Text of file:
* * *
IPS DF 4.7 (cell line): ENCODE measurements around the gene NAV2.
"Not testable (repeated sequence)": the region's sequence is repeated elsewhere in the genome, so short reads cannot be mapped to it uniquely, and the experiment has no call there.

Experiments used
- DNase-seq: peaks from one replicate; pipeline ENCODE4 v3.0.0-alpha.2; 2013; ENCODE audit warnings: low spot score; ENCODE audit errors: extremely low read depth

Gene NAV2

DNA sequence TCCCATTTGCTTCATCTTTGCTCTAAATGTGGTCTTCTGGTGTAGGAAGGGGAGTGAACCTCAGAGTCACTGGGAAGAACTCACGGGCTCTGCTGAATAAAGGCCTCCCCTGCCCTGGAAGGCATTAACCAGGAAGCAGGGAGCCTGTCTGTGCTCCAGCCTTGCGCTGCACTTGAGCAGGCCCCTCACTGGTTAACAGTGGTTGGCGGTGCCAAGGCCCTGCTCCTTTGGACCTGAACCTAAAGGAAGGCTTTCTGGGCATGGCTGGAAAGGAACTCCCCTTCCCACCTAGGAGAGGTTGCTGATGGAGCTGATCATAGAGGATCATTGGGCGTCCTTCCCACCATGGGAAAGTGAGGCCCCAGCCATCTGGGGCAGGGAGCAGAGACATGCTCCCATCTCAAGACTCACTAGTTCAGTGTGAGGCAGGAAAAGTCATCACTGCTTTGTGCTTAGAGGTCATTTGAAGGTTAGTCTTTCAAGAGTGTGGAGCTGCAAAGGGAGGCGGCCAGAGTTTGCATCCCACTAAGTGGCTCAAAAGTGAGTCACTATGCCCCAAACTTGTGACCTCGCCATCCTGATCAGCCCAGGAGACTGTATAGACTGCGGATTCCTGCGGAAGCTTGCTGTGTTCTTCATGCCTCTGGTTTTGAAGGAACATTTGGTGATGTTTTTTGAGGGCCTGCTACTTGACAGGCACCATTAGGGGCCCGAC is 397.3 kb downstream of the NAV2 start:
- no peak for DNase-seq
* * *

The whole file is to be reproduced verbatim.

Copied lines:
IPS DF 4.7 (cell line): ENCODE measurements around the gene NAV2.
"Not testable (repeated sequence)": the region's sequence is repeated elsewhere in the genome, so short reads cannot be mapped to it uniquely, and the experiment has no call there.

Experiments used
- DNase-seq: peaks from one replicate; pipeline ENCODE4 v3.0.0-alpha.2; 2013; ENCODE audit warnings: low spot score; ENCODE audit errors: extremely low read depth

Gene NAV2

DNA sequence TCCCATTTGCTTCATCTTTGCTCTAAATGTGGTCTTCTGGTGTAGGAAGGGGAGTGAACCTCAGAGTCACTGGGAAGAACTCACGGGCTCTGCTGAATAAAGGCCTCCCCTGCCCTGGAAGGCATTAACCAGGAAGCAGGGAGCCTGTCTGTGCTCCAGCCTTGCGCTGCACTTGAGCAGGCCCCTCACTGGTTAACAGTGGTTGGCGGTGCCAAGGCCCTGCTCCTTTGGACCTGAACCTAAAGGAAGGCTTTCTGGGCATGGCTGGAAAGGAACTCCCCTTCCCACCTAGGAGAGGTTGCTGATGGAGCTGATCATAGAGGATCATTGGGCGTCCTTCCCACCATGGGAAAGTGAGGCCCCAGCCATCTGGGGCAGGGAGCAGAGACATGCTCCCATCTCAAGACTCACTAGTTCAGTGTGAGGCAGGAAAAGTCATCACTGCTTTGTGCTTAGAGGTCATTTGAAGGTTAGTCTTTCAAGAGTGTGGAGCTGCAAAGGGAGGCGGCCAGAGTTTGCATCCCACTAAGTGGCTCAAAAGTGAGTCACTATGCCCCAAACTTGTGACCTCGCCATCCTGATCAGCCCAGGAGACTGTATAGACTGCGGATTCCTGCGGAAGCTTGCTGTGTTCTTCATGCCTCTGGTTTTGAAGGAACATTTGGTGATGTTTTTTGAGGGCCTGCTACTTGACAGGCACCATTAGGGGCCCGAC is 397.3 kb downstream of the NAV2 start:
- no peak for DNase-seq